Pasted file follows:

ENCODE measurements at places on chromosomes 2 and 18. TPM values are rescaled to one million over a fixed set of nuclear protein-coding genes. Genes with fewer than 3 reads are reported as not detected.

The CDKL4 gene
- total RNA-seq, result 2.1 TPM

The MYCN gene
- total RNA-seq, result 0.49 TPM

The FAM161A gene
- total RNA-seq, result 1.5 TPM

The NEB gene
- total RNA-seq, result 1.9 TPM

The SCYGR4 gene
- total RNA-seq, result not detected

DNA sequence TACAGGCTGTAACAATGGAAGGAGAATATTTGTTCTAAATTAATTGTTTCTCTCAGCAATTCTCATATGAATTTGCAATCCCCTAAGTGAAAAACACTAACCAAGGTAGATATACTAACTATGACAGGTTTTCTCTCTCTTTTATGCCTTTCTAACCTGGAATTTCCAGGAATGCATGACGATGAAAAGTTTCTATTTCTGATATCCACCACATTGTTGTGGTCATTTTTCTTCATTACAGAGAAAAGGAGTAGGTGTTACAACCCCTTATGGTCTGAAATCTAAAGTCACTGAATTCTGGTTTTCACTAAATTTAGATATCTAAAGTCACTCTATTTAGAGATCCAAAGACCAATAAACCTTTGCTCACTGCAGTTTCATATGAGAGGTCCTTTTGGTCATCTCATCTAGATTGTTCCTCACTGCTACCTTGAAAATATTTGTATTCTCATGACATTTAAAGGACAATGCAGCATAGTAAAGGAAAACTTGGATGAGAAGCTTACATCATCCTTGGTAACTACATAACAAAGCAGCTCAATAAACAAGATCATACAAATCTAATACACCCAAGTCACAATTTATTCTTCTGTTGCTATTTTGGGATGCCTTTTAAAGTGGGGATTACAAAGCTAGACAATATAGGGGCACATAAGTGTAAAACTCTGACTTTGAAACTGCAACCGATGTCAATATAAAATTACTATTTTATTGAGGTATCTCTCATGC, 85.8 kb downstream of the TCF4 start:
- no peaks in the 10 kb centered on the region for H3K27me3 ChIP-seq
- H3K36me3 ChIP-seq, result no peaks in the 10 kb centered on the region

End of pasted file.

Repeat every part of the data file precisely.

ENCODE measurements at places on chromosomes 2 and 18. TPM values are rescaled to one million over a fixed set of nuclear protein-coding genes. Genes with fewer than 3 reads are reported as not detected.

The CDKL4 gene
- total RNA-seq, result 2.1 TPM

The MYCN gene
- total RNA-seq, result 0.49 TPM

The FAM161A gene
- total RNA-seq, result 1.5 TPM

The NEB gene
- total RNA-seq, result 1.9 TPM

The SCYGR4 gene
- total RNA-seq, result not detected

DNA sequence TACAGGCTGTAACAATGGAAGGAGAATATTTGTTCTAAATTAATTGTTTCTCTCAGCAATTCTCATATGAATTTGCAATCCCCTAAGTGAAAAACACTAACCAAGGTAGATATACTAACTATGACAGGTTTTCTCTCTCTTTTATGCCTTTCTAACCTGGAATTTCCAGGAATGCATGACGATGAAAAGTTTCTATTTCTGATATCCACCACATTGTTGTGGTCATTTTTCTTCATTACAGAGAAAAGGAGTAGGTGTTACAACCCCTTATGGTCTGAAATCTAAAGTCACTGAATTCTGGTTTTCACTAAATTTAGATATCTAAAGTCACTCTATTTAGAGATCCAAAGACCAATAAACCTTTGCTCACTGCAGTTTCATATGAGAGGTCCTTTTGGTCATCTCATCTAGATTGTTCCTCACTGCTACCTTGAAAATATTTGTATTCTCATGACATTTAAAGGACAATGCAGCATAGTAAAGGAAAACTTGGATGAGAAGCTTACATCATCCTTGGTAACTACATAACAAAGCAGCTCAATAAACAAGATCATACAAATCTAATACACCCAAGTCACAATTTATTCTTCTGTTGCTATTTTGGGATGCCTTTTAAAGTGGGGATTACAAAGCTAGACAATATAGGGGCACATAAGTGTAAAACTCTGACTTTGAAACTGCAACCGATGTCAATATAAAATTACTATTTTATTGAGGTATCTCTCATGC, 85.8 kb downstream of the TCF4 start:
- no peaks in the 10 kb centered on the region for H3K27me3 ChIP-seq
- H3K36me3 ChIP-seq, result no peaks in the 10 kb centered on the region